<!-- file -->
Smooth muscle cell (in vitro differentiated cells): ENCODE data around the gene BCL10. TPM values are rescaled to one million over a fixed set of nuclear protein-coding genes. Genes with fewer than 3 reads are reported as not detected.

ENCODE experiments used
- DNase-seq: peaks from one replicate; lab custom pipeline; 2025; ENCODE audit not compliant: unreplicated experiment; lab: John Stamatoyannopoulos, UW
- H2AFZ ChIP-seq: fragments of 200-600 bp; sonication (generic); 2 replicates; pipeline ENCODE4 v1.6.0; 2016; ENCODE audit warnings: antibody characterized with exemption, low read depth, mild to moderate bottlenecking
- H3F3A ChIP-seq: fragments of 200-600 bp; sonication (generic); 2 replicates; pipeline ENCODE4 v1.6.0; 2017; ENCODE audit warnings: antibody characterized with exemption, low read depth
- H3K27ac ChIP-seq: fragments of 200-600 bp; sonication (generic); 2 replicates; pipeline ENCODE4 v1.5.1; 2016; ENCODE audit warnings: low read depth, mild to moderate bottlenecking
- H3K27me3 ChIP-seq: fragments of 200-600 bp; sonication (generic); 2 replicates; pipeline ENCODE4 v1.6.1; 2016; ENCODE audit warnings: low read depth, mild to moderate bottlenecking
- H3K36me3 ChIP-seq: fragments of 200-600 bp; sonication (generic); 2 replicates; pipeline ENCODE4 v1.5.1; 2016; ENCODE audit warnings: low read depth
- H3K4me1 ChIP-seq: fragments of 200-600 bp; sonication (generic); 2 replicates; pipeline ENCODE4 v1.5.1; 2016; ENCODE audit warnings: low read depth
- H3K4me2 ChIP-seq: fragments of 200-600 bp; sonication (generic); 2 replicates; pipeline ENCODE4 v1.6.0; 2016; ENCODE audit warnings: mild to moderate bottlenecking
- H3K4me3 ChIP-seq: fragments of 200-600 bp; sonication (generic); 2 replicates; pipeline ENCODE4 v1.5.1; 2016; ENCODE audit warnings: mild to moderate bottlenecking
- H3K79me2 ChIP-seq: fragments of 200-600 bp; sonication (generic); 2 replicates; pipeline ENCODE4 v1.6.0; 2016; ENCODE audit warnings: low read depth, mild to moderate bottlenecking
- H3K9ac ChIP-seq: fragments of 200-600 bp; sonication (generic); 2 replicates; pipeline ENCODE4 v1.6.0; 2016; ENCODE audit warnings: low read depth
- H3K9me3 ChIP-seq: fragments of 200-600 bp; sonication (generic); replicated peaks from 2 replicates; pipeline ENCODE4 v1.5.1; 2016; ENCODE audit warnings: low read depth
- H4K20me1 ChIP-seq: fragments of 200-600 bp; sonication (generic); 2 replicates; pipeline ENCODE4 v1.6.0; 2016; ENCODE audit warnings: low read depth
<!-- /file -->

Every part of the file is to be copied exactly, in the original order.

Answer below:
Smooth muscle cell (in vitro differentiated cells): ENCODE data around the gene BCL10. TPM values are rescaled to one million over a fixed set of nuclear protein-coding genes. Genes with fewer than 3 reads are reported as not detected.

ENCODE experiments used
- DNase-seq: peaks from one replicate; lab custom pipeline; 2025; ENCODE audit not compliant: unreplicated experiment; lab: John Stamatoyannopoulos, UW
- H2AFZ ChIP-seq: fragments of 200-600 bp; sonication (generic); 2 replicates; pipeline ENCODE4 v1.6.0; 2016; ENCODE audit warnings: antibody characterized with exemption, low read depth, mild to moderate bottlenecking
- H3F3A ChIP-seq: fragments of 200-600 bp; sonication (generic); 2 replicates; pipeline ENCODE4 v1.6.0; 2017; ENCODE audit warnings: antibody characterized with exemption, low read depth
- H3K27ac ChIP-seq: fragments of 200-600 bp; sonication (generic); 2 replicates; pipeline ENCODE4 v1.5.1; 2016; ENCODE audit warnings: low read depth, mild to moderate bottlenecking
- H3K27me3 ChIP-seq: fragments of 200-600 bp; sonication (generic); 2 replicates; pipeline ENCODE4 v1.6.1; 2016; ENCODE audit warnings: low read depth, mild to moderate bottlenecking
- H3K36me3 ChIP-seq: fragments of 200-600 bp; sonication (generic); 2 replicates; pipeline ENCODE4 v1.5.1; 2016; ENCODE audit warnings: low read depth
- H3K4me1 ChIP-seq: fragments of 200-600 bp; sonication (generic); 2 replicates; pipeline ENCODE4 v1.5.1; 2016; ENCODE audit warnings: low read depth
- H3K4me2 ChIP-seq: fragments of 200-600 bp; sonication (generic); 2 replicates; pipeline ENCODE4 v1.6.0; 2016; ENCODE audit warnings: mild to moderate bottlenecking
- H3K4me3 ChIP-seq: fragments of 200-600 bp; sonication (generic); 2 replicates; pipeline ENCODE4 v1.5.1; 2016; ENCODE audit warnings: mild to moderate bottlenecking
- H3K79me2 ChIP-seq: fragments of 200-600 bp; sonication (generic); 2 replicates; pipeline ENCODE4 v1.6.0; 2016; ENCODE audit warnings: low read depth, mild to moderate bottlenecking
- H3K9ac ChIP-seq: fragments of 200-600 bp; sonication (generic); 2 replicates; pipeline ENCODE4 v1.6.0; 2016; ENCODE audit warnings: low read depth
- H3K9me3 ChIP-seq: fragments of 200-600 bp; sonication (generic); replicated peaks from 2 replicates; pipeline ENCODE4 v1.5.1; 2016; ENCODE audit warnings: low read depth
- H4K20me1 ChIP-seq: fragments of 200-600 bp; sonication (generic); 2 replicates; pipeline ENCODE4 v1.6.0; 2016; ENCODE audit warnings: low read depth